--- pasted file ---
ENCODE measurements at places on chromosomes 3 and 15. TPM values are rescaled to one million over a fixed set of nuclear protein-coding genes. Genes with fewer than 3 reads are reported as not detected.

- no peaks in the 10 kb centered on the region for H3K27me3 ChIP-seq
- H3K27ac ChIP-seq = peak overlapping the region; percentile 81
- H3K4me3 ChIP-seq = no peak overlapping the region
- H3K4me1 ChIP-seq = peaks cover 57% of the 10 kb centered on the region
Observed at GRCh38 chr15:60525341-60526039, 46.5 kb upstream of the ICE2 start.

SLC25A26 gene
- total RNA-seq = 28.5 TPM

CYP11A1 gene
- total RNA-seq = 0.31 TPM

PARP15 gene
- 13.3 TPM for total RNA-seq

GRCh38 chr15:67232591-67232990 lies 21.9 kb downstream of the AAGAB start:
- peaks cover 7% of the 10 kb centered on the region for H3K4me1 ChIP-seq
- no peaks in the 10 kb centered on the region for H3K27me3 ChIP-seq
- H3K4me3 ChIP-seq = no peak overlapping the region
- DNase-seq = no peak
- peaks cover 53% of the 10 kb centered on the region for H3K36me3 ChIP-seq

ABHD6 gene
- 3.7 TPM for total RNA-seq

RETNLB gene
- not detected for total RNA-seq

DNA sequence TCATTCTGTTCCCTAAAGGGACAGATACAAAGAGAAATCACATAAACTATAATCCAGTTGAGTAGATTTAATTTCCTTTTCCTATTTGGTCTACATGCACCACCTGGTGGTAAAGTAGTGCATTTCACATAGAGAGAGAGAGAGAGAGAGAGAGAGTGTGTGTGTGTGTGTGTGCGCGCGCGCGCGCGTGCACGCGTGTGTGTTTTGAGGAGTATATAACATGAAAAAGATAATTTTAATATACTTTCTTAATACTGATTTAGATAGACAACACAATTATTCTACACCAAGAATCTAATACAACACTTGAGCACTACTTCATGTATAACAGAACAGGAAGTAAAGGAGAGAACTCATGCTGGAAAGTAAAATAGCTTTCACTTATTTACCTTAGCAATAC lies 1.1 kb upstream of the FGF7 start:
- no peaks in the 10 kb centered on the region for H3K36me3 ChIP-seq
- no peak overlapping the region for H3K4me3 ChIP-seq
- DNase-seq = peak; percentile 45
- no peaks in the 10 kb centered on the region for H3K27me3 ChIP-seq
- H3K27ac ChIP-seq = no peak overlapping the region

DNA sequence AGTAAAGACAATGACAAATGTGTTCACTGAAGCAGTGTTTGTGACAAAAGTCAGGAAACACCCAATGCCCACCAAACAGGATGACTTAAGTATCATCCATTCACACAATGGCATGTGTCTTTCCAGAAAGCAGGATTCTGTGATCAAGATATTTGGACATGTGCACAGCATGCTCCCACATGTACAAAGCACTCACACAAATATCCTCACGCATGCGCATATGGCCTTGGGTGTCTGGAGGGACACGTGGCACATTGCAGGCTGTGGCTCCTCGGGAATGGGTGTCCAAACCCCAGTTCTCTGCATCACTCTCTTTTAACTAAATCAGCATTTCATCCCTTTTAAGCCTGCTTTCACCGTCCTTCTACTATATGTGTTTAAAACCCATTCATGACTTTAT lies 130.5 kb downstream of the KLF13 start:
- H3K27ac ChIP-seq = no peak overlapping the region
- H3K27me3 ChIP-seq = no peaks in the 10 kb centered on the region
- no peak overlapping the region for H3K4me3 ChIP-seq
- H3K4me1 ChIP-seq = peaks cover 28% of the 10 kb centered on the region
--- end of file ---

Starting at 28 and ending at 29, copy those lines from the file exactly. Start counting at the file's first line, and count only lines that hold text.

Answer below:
- H3K27ac ChIP-seq = no peak overlapping the region

DNA sequence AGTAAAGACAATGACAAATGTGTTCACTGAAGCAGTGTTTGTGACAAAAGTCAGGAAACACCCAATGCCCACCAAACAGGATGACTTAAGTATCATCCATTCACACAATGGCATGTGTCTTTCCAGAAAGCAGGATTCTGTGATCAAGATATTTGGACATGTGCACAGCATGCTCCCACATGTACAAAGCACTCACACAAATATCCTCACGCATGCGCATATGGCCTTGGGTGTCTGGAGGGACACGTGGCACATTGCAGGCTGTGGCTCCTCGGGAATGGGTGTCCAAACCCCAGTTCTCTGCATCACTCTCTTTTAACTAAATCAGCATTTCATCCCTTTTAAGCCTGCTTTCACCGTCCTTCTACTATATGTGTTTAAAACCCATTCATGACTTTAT lies 130.5 kb downstream of the KLF13 start: